Reasons to Do a Test Drive and Things to Look Out For
Test driving your new car isn’t a luxury, it’s an absolute must; because a great looking car might get you from A to B but another car might get you there in more comfort and safety.
Of course, taking a test drive is one thing, but if you don’t have a good idea of what you’re testing, you might not get the most from the experience. That’s why the guys at Hatfields Jaguar have put together this simple Test Drive Checklist.
These are the questions you need to ask and the things you need to do before choosing the right car for you, especially if you’re buying a second hand car.
Test Drive Checklist
• Are you getting a long enough test?
• Have you tested the car on all kinds of road?
• Can you get in and out of the car easily and comfortably?
• Can you adjust the seat and steering wheel position for maximum comfort?
• Can you see all of the instruments clearly and reach all of the controls?
• Do you have good visibility to the front and the rear?
In the Back
• Are children comfortable in the back?
• Can child seats fit in the car?
• Is there space for luggage, shopping and other items?
• Can you easily load and unload items in the boot?
Under the Bonnet
• Is the engine cold before you start up?
• Does the engine start properly on ignition?
• Can you see excessive smoke when starting the car?
• Is the engine excessively loud?
Steering, Suspension and Brakes
• Can you hear unusual noises from the engine such as rattling or clunking suspension?
• Is the steering wheel responsive? Can you feel vibrations or looseness?
• Are the brakes sufficient? Is the stopping distance good and does the car stop in a straight line?
Clutch and Gears
• Can you engage all gears smoothly?
• Where is the clutch bite point? Is it excessively high?
• Are other family members or significant others happy with the car?
You need to take your time when test driving a new car; and should allow for at least half an hour of driving time because you don’t want to feel pressed to make a decision.
If you’re against the clock, a canny salesman could press you to make a decision. Pardon the pun, but if you try to rush a test drive, you could be putting the salesperson in the driving seat.
Some dealerships offer extended test drives and even overnight tests, so don’t be afraid to ask.
Try to plan as many driving experiences into your test drive as possible. If you spend the majority of your time putting hours into motorway driving, a test drive around the city just won’t do.
Ok, you don’t have to hit the dirt track but an effective test drive will factor your requirements into the trip.
Once you’re behind the wheel, there are a number of simple tests you need to carry out before you even start the engine. Can you see all of your instruments clearly? Can you reach all of the controls? Are you comfortable in your seat; and just as comfortable getting in and out of the car?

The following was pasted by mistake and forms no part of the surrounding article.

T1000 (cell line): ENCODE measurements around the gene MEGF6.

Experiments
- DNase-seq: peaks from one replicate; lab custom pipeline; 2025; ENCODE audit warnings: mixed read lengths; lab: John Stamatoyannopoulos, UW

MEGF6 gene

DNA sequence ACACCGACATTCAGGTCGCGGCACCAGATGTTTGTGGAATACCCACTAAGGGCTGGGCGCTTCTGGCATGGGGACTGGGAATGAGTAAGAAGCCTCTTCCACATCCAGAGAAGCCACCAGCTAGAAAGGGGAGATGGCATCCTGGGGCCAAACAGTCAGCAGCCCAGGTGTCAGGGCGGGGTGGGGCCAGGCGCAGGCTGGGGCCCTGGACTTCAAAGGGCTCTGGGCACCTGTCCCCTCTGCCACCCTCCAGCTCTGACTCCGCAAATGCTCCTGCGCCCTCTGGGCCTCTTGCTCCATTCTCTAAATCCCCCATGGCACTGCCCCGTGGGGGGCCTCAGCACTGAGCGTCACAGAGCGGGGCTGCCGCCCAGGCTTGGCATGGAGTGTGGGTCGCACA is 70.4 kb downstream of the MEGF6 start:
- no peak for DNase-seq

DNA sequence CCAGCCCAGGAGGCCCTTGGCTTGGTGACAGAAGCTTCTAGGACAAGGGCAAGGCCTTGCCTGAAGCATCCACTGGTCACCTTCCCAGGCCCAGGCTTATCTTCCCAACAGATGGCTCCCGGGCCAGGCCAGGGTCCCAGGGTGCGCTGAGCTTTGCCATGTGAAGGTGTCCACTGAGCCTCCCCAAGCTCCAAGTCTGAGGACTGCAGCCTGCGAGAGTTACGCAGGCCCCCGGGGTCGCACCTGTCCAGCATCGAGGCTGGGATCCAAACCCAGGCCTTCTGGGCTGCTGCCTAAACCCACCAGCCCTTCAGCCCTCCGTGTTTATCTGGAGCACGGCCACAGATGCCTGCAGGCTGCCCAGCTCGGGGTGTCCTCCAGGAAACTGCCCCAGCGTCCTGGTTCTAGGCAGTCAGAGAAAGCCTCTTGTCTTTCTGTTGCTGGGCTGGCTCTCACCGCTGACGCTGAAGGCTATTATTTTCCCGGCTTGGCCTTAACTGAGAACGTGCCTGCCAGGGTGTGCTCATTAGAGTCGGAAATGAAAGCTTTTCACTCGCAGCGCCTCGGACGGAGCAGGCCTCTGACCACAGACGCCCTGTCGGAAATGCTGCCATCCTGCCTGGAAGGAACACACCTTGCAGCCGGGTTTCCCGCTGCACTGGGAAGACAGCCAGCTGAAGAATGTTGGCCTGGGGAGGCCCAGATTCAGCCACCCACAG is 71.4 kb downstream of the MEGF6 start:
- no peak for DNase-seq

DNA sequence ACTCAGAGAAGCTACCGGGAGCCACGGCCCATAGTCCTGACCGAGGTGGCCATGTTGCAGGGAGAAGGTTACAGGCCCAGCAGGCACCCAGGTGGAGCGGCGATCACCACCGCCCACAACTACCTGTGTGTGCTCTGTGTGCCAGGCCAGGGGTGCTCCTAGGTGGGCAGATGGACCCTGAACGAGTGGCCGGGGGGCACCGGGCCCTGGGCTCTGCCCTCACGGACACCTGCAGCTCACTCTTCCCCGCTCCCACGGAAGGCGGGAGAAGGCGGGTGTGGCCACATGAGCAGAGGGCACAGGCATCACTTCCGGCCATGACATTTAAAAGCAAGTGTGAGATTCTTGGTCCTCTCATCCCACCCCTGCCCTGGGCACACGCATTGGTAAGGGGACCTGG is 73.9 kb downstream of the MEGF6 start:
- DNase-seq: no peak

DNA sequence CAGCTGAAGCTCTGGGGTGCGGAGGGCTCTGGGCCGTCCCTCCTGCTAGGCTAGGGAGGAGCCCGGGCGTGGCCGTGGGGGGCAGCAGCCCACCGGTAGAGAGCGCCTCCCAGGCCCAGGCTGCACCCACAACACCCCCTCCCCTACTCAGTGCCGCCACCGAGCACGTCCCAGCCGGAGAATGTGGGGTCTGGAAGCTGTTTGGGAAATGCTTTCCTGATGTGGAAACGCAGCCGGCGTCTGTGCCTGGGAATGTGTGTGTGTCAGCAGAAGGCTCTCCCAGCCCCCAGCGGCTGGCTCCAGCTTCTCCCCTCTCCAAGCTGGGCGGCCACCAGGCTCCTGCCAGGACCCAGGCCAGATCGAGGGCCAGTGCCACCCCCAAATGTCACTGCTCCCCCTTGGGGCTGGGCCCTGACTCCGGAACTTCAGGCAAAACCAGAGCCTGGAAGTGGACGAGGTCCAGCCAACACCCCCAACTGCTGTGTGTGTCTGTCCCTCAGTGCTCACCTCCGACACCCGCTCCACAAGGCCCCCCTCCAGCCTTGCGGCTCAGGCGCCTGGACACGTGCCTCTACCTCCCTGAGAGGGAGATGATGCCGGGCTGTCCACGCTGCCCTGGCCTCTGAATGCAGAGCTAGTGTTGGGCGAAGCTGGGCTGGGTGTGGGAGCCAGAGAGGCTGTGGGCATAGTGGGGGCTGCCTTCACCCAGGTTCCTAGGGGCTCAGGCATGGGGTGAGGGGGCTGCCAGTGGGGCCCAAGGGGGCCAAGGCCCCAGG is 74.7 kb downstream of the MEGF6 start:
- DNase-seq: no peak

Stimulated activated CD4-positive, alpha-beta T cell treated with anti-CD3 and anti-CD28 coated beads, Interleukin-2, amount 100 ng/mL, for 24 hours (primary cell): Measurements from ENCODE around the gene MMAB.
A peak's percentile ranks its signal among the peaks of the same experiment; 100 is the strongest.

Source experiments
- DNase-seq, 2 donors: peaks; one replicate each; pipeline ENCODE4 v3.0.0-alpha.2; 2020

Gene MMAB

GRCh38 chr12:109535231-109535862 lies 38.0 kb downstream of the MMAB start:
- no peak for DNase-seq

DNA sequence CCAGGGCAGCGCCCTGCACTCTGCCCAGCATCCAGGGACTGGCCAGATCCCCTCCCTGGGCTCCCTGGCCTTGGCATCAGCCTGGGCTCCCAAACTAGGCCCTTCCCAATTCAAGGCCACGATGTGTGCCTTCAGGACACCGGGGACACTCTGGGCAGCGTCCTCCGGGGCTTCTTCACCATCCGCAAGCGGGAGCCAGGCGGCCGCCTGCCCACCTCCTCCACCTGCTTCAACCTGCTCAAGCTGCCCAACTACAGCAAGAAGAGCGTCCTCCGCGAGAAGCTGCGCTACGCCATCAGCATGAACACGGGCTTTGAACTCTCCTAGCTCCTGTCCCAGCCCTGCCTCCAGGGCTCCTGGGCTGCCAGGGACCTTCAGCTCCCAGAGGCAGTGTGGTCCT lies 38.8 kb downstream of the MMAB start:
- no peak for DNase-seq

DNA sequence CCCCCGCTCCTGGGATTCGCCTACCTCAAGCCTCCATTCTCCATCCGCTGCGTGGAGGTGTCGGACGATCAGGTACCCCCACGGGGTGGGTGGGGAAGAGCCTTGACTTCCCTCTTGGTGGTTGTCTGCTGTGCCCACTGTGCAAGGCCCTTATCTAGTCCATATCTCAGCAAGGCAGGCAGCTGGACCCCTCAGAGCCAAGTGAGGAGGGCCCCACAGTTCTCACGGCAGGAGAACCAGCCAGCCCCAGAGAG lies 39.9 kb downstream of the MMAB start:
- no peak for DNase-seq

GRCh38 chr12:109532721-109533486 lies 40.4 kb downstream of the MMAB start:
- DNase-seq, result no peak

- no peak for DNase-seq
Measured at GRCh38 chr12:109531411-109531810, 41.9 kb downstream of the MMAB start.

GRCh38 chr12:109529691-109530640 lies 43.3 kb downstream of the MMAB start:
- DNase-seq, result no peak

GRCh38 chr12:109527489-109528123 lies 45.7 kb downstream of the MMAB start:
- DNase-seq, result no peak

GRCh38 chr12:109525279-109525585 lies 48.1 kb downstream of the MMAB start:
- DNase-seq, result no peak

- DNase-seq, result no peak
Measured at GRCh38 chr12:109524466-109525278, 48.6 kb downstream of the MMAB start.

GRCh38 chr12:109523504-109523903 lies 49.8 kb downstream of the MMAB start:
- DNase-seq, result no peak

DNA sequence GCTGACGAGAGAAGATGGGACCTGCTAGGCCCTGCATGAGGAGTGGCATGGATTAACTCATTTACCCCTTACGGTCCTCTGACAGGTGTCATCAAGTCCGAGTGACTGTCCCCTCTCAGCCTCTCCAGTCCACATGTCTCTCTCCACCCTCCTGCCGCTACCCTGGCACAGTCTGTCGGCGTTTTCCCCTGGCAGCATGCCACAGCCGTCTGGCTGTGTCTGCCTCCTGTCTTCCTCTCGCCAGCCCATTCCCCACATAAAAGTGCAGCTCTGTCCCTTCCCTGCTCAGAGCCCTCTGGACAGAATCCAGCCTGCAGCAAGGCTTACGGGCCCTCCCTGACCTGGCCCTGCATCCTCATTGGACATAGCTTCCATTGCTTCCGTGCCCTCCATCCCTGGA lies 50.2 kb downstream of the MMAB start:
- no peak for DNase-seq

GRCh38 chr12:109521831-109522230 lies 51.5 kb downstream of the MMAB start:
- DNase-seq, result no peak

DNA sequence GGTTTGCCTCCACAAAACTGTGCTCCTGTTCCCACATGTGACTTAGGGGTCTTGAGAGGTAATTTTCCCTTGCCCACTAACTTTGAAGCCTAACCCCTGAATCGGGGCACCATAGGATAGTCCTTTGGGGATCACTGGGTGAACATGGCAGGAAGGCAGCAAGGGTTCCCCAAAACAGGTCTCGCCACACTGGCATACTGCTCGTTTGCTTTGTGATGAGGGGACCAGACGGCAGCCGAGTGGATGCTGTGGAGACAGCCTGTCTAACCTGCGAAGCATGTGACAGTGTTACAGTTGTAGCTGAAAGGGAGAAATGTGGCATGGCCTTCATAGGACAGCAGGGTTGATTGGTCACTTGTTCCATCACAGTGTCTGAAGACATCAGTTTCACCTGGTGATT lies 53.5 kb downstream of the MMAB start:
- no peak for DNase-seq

Visibility is also essential and pulling a reverse park on your test drive is a good way to assess your lines of vision to the rear, along with any blind spots.
Now that you’re sorted, it’s time to consider the rest of the family. If you have children, it is worthwhile taking them along on your test drive; to ensure that they are comfortable and safe before you sign on the dotted line.
You’d rather listen to them complain about discomfort on a thirty minute test drive, than every drive you ever take after buying the car.
Next up, it’s time to take a look at the boot. Is there room for everything you need, whether it’s shopping bags, suitcases or family dogs? Is the boot sill low enough to make life easy when putting stuff in and taking it out?
These aren’t the first things you think about when taking a test drive but they are the first things you’ll have to think about before taking a trip with family and friends. It’s important to establish the basics and then it’s on to the technical details.
Before setting off, place your hand on the bonnet of the car to see if it is cold. If it’s warm, your salesman may be trying to hide some start troubles by recently turning the engine over.
Once you’ve turned the key, you’ll need to see if the engine gives off a lot of smoke or excessive noise. These are also indicators of mechanical trouble.
Other noises to look out for include a rattling suspension or crunching gearbox. You shouldn’t notice either.
It goes without saying, but you want your steering wheel to be constantly engaged and responsive and you want your brakes to brake; in good time and in a straight line. You should also be aware of the height of the clutch biting point. If it’s especially high, you’re likely to have a worn out clutch and could be paying for repairs not long after paying for the car.
If you’re happy at this point, it’s likely that you’ve had a constructive and successful test drive.
But don’t forget, you might not be the only person that is going to spend a lot of time in the car. Do friends, family or significant others like your choice too? It’s an important factor and you shouldn’t forget to take this into consideration.
Lastly, you might want to test more than one of a particular model of car, especially if it’s a car that’s unfamiliar to you. A lot of people upgrade in their favourite car brand or purchase newer models of the same car. But if you’re looking to move to something completely new, it can be useful to test drive more than one car. This will give you a better idea of what the car should feel like to drive and what you can expect.
Happy testing and if it happens to be a Hatfields dearlership you are test driving at please let them know where you saw the article!